down syndrome childrenDown Syndrome is a condition that causes physical and mental delays in the development of children.  The condition, also known as Trisomy 21, affects around one child out of every 700-800 children.  The condition is caused by the addition of an extra chromosome.  Normal babies will have 46 chromosomes, 23 from both parents.  It is this excess of genetic material that causes the physical and mental delays.  There are no known causes that can be pinpointed, but age can be a factor.  The older a mother is, the higher her chances of conceiving a child with the condition.

The degree of down syndrome from child to child can vary greatly.  Many children with the condition go on to live fairly healthy lives, while some may have more major medical issues.  Luckily these issues are treatable.  Today there are many resources to help families dealing with down syndrome.  This condition cannot be prevented, but it can be detected during pregnancy, through several types of testing.  Being forewarned helps parents to prepare on how to bring their child into the world and to offer them the best chances at a healthy life.

The Affect On Children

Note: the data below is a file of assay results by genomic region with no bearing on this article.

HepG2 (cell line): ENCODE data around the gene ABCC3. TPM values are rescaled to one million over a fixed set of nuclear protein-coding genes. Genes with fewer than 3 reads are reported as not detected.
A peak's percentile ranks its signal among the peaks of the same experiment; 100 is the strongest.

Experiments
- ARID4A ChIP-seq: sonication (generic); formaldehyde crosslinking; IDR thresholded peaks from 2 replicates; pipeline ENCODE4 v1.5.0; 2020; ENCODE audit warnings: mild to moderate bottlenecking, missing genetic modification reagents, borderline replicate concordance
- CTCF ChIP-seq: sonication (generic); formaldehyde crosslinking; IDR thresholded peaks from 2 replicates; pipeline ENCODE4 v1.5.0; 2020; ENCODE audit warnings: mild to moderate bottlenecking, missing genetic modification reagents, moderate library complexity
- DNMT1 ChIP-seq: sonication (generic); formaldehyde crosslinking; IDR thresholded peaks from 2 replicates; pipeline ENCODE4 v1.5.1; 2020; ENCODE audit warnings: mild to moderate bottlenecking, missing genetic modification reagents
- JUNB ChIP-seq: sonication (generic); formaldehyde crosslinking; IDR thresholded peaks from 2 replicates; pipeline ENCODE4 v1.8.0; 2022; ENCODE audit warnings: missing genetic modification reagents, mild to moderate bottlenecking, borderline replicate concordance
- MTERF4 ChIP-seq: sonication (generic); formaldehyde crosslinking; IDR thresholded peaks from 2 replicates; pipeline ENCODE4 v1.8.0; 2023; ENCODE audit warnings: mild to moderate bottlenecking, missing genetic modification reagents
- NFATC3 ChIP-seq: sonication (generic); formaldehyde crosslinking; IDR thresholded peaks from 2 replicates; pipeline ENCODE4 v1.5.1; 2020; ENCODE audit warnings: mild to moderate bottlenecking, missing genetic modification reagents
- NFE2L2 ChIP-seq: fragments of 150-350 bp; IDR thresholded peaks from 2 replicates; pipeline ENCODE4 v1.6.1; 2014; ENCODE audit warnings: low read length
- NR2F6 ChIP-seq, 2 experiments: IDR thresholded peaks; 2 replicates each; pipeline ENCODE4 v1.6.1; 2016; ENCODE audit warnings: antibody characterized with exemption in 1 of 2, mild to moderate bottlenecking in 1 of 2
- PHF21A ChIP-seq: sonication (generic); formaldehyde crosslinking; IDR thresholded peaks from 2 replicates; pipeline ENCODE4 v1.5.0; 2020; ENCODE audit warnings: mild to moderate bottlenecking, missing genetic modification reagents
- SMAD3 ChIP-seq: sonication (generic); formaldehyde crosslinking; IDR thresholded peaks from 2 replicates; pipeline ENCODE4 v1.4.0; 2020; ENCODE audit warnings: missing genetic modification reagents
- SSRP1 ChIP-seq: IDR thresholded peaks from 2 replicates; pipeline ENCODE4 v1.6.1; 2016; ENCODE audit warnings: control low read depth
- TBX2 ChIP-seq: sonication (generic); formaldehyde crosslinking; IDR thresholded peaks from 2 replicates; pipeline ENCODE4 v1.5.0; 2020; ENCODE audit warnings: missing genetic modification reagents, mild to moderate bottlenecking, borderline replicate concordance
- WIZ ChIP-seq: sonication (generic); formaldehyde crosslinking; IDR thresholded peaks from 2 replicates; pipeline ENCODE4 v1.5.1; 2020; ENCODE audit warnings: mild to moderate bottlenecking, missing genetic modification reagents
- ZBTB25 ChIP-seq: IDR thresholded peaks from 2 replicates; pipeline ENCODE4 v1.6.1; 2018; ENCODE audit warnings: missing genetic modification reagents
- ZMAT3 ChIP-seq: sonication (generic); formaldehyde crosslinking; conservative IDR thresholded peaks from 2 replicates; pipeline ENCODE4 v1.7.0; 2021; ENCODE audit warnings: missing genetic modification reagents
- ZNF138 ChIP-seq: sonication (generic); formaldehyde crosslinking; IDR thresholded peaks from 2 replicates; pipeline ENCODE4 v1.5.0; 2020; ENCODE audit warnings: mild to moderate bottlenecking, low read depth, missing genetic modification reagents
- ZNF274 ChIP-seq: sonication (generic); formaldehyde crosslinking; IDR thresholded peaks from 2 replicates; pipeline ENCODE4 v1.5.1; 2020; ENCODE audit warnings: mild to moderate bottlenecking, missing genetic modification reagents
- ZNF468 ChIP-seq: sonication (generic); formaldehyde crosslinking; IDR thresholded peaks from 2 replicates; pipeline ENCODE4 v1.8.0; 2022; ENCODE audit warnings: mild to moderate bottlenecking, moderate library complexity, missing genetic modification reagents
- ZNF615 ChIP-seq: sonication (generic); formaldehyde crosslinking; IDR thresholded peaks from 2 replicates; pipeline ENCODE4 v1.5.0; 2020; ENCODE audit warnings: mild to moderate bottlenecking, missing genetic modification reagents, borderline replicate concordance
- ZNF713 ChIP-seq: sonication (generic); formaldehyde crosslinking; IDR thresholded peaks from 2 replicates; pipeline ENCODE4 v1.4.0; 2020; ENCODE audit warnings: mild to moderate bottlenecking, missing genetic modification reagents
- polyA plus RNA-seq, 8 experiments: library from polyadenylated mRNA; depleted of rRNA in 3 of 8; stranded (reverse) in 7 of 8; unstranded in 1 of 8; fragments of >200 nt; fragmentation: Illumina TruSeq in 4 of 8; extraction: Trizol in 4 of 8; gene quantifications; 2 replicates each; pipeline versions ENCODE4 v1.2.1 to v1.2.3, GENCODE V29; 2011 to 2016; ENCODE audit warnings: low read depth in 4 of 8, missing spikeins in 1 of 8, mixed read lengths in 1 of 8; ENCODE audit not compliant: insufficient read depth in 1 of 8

Down Syndrome children share the same facial characteristics, they have a tongue that is larger than normal, and may stick out of their mouth.  They have eyes that slant upward slightly.  The facial profile is flat.  They have smaller than normal ears.  They have hypotonia, which means their muscle tone is lacking.  A baby will feel more like a rag doll, their arms, legs and head will flop more.  Babies will develop muscle tone with time, but they are behind where normal kids reach certain physical milestones.  They will sit, crawl and even walk a lot later than a normal child.  A DS baby will be normal sized at birth, but the delays start immediately.

Down Syndrome babies will have issues with being able to feed properly and as a result they may have digestive problems.  Their delays will continue through toddlerhood, they will be slower to learn to feed themselves, to potty train and to dress themselves.  Some DS children will be able to learn things fairly normally, while others may have moderate mental impairment.  Many are able to learn vital skills to be able to be a contributing member of our society.  They just may learn a bit slower than a normal average child.

Down syndrome may or may not give the child medical problems.  It is hard to tell at birth.  DS children tend to have issues with their heart.  Some may suffer with pulmonary hypertension and need to be closely monitored if they do.  It is common for them to have eye and ear issues.  Hearing loss happens when too much fluid builds up in the ears and they may need glasses to correct vision issues.  They need to be checked for thyroid, digestive, respiratory, and other infections.  The key is to evaluate them with a physical probably more often than with normal children.  Just be on the lookout for health issues and be aware that most all issues are treatable and easily managed.

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